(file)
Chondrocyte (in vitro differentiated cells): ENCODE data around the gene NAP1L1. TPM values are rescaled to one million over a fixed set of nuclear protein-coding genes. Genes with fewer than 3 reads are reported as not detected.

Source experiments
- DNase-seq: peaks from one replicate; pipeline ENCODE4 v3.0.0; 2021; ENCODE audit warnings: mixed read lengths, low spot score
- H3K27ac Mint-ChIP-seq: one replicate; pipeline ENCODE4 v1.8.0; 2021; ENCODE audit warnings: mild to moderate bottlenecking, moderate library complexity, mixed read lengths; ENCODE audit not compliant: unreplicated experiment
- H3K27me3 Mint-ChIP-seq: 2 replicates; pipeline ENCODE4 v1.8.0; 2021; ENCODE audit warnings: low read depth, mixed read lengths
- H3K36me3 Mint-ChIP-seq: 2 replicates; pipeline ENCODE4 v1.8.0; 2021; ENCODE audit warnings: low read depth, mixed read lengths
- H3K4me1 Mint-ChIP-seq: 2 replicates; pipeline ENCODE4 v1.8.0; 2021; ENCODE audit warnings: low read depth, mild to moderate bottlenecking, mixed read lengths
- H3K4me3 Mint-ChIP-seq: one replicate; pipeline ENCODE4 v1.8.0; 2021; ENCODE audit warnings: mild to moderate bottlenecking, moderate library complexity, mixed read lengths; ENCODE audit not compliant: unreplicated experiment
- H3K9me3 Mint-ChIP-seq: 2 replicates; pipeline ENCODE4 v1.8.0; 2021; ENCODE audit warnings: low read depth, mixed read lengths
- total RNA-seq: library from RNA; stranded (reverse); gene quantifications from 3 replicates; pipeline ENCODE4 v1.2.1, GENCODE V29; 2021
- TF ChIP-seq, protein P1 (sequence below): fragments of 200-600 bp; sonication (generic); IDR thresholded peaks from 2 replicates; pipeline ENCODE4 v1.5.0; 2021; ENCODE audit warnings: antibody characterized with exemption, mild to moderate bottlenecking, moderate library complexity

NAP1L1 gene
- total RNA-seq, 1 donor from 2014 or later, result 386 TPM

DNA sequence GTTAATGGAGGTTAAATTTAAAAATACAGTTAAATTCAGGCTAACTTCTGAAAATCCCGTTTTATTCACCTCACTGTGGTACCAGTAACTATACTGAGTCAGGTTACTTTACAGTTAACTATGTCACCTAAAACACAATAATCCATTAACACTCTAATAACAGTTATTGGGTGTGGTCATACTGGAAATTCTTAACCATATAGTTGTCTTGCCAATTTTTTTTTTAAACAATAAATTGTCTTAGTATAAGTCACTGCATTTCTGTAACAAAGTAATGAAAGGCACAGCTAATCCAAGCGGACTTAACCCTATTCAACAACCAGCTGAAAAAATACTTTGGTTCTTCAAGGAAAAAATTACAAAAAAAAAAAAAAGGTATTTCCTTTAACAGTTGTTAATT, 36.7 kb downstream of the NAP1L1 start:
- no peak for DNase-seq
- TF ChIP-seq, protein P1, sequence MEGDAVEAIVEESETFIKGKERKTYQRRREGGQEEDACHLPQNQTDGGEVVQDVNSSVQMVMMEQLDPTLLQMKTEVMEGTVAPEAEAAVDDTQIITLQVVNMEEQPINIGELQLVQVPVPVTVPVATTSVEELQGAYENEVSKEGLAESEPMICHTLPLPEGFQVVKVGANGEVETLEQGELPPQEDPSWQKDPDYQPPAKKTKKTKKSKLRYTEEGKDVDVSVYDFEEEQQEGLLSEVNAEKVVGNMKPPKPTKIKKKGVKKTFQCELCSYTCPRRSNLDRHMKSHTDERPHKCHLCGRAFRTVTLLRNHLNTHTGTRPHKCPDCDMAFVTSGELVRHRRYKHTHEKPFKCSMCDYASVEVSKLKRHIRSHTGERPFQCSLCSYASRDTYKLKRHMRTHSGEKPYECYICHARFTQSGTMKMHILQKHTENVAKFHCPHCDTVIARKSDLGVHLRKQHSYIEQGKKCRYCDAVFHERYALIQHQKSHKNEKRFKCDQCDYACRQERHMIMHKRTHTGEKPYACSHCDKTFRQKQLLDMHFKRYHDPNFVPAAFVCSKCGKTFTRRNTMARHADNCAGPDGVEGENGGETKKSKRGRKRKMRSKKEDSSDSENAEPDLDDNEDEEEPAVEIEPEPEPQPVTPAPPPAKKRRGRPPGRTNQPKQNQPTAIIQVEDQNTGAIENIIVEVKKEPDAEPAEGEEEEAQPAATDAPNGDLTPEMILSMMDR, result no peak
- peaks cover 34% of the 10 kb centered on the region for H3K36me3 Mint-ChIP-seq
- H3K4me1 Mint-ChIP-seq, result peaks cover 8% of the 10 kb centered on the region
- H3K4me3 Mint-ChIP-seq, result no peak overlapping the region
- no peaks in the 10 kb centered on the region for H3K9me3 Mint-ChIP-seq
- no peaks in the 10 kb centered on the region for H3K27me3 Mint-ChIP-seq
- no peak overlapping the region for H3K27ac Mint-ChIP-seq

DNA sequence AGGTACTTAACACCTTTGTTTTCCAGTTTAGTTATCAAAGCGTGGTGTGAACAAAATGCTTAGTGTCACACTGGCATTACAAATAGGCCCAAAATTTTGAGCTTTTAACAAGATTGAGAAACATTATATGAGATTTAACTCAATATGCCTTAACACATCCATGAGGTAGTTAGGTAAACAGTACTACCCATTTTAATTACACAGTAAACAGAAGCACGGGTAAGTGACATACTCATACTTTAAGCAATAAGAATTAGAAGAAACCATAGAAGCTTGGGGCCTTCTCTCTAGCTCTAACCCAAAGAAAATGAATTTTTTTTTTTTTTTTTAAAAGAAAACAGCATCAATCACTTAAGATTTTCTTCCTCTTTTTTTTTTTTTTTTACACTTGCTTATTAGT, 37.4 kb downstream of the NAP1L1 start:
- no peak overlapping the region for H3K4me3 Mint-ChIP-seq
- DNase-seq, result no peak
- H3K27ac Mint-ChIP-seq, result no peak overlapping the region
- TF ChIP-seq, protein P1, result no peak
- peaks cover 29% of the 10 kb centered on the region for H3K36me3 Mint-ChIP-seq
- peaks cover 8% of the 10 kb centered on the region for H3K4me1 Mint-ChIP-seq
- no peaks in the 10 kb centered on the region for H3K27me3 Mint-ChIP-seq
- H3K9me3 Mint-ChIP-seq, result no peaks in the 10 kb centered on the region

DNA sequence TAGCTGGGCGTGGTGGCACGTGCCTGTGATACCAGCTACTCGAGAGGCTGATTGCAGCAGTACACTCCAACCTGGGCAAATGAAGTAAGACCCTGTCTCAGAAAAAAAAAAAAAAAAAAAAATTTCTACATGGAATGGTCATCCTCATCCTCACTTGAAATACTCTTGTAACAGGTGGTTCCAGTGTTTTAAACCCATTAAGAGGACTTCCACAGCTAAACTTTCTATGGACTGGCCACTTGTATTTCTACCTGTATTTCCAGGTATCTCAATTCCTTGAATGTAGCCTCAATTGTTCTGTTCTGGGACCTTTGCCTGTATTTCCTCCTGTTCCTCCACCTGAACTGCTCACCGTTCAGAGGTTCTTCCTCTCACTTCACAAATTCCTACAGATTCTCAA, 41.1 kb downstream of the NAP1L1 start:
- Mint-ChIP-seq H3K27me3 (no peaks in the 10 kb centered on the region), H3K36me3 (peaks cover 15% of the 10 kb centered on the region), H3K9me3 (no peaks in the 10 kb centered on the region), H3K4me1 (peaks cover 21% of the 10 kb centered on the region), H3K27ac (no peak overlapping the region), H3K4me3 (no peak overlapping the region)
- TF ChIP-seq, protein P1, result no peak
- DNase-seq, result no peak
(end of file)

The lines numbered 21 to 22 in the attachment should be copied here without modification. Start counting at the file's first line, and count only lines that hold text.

- no peaks in the 10 kb centered on the region for H3K27me3 Mint-ChIP-seq
- no peak overlapping the region for H3K27ac Mint-ChIP-seq